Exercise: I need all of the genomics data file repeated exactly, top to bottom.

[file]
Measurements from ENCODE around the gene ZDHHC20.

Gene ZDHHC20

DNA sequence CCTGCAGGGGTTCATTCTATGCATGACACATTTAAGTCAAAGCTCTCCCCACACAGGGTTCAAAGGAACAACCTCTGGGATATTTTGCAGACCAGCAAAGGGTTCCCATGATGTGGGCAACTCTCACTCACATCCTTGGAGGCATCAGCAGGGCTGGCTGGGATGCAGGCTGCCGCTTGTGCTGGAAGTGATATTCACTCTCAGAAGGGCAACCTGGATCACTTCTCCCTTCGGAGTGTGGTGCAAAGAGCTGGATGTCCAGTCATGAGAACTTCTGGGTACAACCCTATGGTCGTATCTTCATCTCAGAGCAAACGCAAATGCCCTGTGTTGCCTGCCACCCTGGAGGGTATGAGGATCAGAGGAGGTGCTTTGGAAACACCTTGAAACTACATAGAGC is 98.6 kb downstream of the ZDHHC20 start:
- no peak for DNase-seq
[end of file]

Measurements from ENCODE around the gene ZDHHC20.

Gene ZDHHC20

DNA sequence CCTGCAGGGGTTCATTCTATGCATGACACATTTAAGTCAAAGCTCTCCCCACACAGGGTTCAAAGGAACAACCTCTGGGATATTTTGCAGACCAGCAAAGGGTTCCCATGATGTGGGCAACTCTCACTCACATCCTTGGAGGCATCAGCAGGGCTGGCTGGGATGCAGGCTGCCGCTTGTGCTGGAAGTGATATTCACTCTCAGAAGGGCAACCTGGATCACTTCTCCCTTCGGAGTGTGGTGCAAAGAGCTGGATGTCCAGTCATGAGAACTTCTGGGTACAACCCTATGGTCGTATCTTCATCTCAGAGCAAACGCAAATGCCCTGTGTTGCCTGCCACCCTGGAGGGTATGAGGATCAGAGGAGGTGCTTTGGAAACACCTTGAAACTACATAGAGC is 98.6 kb downstream of the ZDHHC20 start:
- no peak for DNase-seq